…and speaking of “pulpits” by the time “Grown Man Hours” moves across it’s chilled out opening section and its more orchestrated middle section it culminates in the final section with a burst of signifying ’n’ testifying more akin to a gospel song (with a second mention of a “pulpit” in the lyrics, no less!) if your church's preacher was a skilled speed rapper that is and that’s one cool thing among others about the tracks that Rivera and Menzies have been working on together…

T

…combining the fast-paced chopper-style flows most associated with hardcore hip-hop lyricists like Twista and Tech N9ne with much-less-hardcore associated musical styles like Eno-meets-Clams-Casino ambient vaporware beats or Dilla-esque angular R&B woozily chopped-up beats and hey I bet you thought us music crits only ever used the word “angular” in association with post-punk but hey just like Kahiem I’m trying to mix it up here...

…but back to that gospelesque outro you may wanna have a hankie handy to dab away the sweat formed on your brow from all the hand-waving gesticulating and moved-by-the-spirit dancing you’re likely to do even if it's only a minute or less with Kaheim’s sermon ending on a typically nuanced note where the on-the-surface-of-things aspirational final aphorism—we all wanna be heard / we all wanna be seen and lastly just we all wanna be / we all wanna be—should maybe be taken with a grain of sacramental salt seeing as the lines leading up the refrain mention being on a “high horse [with] low self esteem” not to mention “mirrors and smoke” and “quotes for captions on your post” so in other words it’s complicated…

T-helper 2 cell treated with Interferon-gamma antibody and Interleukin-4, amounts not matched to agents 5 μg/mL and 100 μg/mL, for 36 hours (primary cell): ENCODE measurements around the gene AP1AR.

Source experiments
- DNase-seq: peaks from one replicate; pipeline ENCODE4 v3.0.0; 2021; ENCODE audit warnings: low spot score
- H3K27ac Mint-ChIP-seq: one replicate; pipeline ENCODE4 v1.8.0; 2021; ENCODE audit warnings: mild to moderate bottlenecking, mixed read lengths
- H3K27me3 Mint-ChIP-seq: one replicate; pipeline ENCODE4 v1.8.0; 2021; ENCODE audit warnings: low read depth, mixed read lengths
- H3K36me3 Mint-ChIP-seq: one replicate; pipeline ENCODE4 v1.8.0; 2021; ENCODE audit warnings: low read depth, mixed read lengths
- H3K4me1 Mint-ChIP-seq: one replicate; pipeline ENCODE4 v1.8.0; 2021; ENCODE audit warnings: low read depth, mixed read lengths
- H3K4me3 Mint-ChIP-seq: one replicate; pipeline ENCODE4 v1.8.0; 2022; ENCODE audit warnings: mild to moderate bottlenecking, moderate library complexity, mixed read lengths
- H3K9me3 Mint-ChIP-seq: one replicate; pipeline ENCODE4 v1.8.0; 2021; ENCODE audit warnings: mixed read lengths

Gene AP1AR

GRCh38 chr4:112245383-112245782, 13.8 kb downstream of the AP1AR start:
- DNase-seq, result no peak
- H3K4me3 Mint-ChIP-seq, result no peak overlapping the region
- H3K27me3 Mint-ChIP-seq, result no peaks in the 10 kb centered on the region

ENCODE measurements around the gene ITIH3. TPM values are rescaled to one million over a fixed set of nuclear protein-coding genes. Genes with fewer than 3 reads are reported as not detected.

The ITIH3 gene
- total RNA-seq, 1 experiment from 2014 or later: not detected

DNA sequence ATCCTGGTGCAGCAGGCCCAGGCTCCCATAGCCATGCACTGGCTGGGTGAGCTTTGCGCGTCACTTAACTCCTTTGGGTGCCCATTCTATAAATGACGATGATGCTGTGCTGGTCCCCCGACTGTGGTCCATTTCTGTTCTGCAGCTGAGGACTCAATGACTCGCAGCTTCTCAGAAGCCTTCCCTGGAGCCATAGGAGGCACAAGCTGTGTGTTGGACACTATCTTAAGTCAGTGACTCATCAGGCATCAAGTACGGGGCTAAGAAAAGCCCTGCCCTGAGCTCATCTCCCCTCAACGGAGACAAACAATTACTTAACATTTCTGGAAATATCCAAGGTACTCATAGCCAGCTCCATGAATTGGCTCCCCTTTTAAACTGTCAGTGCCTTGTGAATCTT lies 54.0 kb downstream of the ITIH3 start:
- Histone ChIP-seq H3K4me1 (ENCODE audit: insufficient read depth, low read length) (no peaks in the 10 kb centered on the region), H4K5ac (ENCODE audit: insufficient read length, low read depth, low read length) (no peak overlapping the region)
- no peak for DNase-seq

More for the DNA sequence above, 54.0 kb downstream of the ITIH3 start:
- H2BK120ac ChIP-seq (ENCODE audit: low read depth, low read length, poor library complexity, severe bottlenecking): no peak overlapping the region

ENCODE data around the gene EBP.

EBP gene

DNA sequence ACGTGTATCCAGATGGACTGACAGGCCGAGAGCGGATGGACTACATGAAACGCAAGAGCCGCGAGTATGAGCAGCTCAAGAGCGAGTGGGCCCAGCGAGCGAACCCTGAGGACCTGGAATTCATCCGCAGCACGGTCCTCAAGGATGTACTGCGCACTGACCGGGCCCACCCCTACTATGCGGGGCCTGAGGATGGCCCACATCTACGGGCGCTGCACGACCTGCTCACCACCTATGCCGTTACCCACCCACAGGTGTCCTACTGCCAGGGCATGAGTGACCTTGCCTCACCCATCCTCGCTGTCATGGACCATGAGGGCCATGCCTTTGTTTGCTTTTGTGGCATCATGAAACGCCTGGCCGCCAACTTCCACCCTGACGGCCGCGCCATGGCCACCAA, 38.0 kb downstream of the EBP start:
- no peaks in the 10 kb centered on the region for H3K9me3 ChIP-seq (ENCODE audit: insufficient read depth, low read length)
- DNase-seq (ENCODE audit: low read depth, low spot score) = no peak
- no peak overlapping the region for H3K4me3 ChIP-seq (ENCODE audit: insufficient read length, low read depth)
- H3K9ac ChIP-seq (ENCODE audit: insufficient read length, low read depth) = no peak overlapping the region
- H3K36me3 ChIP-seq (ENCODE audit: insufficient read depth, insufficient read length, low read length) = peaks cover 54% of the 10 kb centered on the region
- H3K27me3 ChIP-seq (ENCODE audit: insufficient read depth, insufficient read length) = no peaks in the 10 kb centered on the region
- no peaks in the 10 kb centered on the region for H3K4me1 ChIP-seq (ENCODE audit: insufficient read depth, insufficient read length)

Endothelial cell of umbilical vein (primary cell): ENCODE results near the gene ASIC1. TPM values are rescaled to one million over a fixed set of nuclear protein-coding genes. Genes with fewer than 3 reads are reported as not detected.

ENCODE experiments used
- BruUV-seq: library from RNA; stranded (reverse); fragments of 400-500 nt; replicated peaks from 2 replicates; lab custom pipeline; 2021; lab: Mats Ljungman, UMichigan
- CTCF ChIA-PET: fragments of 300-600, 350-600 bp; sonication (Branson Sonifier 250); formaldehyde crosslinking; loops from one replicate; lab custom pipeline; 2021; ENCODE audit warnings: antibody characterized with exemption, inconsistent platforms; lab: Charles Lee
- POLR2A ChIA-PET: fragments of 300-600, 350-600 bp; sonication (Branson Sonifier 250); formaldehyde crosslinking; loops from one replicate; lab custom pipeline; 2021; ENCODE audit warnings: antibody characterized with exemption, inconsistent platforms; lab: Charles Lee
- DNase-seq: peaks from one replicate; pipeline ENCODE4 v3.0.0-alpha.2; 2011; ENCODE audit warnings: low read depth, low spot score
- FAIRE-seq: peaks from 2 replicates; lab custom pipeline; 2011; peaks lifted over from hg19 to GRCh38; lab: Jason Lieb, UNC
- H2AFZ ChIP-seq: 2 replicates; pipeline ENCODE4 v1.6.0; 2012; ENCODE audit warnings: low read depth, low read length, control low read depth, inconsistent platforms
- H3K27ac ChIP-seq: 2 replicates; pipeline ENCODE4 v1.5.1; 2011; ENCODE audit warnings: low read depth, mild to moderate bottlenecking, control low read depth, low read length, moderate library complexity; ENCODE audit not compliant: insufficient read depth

…which after all is exactly what Signifyinis all about, or at least it is in the Henry Louis Gates, Jr. sense of the word as discussed in this space before with Signifyin’ being an African-American created oral art form based around virtuosic verbal dexterity with a preference for double-edged utterances that deliberately and strategically play with the inherent ambiguity of language and speaking of literary forms it’s also notable that both “Grown Man Hours” and “Slow Moves” have a tripartite structure and while I don’t have space to get too far into “Slow Moves” here (see the interview below for more!) suffice to say the track comes off something like if Barry White and Lil B had a baby…

…with “Slow Moves” having actually started off as three separate ideas/fragments only later fused together and is it any wonder that K.R. is in fact a trained thespian so he knows plenty about three-act structure having just recently returned to his roots in the theater—as Kahiem puts it on his Insta profile he’s a “Rapper + Newly Non-Retired Actor”—and not taking any half measures either in taking on the title role in Being Chaka (written by Tara Amber, Chuk Obasi, and Nalini Sharma) a play that just had a sold-out three-week run at the New Ohio Theater in the heart of the West Village described as “a genre-bending ensemble piece where worlds collide at an elite private school in NYC”…